Efron, in his paper of 2008 (see below: Ref. 3.), paid attention to the Benjamini and Hochberg’s False Discovery Rate method and also to the Benjamini–Yekutieli's False Coverage Rate (FCR). (See below; Ref. 1. and 2.).  Efron says that the paper by Benjamini and Yekutieli (2005) is insightful and ingenious (mentioning, though, a case in which "the intervals are frighteningly wide").


      Suppose that  m  experiments are made (where  m  is several thousand or more) and  m  p-values are obtained.  We enumerate  S  significant results with  p-values that are smaller than alpha  (p<a).  We draw a histogram showing the distribution of  m  p-values, and we find the estimate Qmg of the expected proportion of false discoveries in  S.  We also take into account possible random variations and calculate the practically "maximal possible" value of this proportion (Qmg*) and the "minimal possible" value (Qmg**).  Then we use another method (the best one) which gives the best estimate (X) of the same proportion of false discoveries in the same set  S,  and we calculate the "maximal possible" value  X*  and the "minimal possible" value  X**.  I would like to know, what would be the actual differences:  |Qmg-X|,  |Qmg*-X*|  and  |Qmg**-X**| in a certain real set  S.  Has such a comparison been made, and where have the results been published?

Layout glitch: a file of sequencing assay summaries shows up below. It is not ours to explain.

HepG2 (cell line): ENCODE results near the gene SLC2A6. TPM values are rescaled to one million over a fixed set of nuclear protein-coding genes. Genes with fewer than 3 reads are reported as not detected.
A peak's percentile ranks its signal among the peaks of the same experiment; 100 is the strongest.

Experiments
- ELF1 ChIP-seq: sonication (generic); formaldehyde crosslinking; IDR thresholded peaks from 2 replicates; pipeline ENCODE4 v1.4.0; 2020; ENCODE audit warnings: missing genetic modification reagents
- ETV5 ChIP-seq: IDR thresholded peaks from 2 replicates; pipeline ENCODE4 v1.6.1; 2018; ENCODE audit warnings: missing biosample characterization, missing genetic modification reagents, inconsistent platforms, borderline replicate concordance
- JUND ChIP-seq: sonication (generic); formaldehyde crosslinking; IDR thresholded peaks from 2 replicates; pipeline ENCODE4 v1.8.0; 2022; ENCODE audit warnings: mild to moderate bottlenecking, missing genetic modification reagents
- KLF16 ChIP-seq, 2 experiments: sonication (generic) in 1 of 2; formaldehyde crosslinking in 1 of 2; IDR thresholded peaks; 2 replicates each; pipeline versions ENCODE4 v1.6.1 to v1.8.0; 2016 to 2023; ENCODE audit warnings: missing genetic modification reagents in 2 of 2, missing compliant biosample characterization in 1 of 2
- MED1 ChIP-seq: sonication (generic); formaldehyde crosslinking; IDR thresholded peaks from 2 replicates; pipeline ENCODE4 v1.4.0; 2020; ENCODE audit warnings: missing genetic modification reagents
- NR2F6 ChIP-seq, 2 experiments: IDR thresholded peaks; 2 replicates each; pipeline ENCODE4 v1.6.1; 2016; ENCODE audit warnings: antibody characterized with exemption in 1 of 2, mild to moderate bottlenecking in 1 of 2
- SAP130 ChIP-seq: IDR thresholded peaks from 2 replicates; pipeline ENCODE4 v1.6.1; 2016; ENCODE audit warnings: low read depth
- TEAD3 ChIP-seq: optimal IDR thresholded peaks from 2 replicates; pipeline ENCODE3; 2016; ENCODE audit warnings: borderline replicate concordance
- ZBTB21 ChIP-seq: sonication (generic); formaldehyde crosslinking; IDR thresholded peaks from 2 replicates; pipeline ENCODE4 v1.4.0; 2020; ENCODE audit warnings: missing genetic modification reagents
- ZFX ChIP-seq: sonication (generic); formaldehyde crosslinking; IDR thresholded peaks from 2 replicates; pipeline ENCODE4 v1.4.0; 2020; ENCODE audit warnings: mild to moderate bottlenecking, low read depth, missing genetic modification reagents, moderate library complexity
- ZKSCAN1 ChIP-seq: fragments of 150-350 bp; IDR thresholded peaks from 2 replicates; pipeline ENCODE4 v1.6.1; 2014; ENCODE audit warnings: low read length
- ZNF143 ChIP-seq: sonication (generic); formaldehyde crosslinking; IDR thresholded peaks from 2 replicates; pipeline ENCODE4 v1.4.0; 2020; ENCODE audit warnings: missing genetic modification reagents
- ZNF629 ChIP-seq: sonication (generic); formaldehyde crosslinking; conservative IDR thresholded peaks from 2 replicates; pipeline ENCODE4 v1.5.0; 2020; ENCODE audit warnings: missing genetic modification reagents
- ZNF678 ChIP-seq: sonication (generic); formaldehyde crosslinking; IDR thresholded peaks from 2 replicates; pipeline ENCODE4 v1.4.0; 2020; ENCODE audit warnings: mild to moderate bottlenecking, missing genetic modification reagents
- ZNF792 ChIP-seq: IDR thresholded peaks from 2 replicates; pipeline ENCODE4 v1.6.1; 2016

However, if any method makes it possible to estimate  Q  precisely (or rather precisely) in a large-enough set, then we can also rather precisely calculate the proportion of false confidence intervals (E) by inserting that estimate of  Q  into these formulae:

      f = (S-QS) / [m -(QS/a0)]  
      E = [QS + (S-QS)×a/f ] / S   

where  a  is used instead of alpha;   a0  is the significance level achieved in  S  declared discoveries;   a  is the value used in defining 100×(1-a)-percent confidence intervals; 

m  and  S  are also known.  (See the page:  E & Emin).   Could this method of calculating the proportion of false confidence intervals be interesting or useful in any way? Has that been published, and where?


I beg you to help me correct my mistakes!




1.    Benjamini, Y. and Hochberg, Y. (1995). Controlling the false discovery rate: a practical and powerful approach to multiple testing. J. R. Stat. Soc. Ser. B, 57, 289-300.


2.    Benjamini, Y., Yekutieli, D. (2005).  False Discovery Rate-Adjusted Multiple Confidence Intervals for Selected Parameters, Journal of the American Statistical Association, Vol. 100, 469


3.    Efron, B. (2008). Microarrays, empirical bayes, and the two-groups model. Statist. Sci., 23, 1{47.  With comments and a rejoinder by the author.


4.    Meinshausen N., Bühlmann P. (2003).  Discoveries at Risk.  http://en.scientificcommons.org/43322211  Seminar für Statistik, ETH Zürich, Switzerland, May 9, 2003


5.    Sorić, B. (1989). Statistical 'Discoveries' and Effect-size Estimation, Journal of the American Statistical Association, Vol. 84, No. 406 (Theory and Methods),  608-610

Go to:  Qmg




Dr. med. Branko Soric
Vlaska 84
10000 Zagreb, Croatia
Fax:  +385 1 4623 436